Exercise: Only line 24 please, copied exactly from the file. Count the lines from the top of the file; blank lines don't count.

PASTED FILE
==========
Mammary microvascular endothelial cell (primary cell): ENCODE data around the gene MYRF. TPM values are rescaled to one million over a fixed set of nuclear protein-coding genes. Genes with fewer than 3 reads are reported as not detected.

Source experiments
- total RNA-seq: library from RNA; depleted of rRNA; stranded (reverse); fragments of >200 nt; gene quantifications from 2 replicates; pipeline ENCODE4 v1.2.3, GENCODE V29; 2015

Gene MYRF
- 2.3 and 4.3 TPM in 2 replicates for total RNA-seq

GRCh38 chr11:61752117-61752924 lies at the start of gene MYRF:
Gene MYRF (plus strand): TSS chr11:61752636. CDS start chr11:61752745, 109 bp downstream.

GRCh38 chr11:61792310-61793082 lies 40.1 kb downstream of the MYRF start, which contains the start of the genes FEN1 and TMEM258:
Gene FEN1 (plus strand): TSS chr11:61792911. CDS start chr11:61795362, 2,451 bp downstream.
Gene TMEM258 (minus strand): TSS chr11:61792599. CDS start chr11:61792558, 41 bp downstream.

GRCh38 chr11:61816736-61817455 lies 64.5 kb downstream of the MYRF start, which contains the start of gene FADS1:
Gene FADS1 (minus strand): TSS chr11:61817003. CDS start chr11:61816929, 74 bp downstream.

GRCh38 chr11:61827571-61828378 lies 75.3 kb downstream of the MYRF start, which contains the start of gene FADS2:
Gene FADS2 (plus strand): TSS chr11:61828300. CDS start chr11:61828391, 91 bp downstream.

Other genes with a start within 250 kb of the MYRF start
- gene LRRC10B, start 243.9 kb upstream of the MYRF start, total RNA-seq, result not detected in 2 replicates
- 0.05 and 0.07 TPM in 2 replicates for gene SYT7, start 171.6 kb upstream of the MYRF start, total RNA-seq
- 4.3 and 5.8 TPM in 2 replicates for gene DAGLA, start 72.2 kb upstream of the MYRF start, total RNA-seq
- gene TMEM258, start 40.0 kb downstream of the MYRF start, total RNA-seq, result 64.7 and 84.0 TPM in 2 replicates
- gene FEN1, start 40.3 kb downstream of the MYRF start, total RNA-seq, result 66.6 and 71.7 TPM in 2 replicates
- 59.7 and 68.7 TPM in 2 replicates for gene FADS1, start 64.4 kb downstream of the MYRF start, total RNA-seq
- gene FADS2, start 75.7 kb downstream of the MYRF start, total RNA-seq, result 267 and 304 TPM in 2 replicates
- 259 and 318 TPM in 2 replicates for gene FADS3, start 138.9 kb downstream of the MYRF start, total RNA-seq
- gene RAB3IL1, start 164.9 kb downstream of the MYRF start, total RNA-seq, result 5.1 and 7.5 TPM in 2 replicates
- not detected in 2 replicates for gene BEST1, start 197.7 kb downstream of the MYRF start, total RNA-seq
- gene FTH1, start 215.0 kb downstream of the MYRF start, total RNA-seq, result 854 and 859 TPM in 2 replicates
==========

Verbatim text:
- gene RAB3IL1, start 164.9 kb downstream of the MYRF start, total RNA-seq, result 5.1 and 7.5 TPM in 2 replicates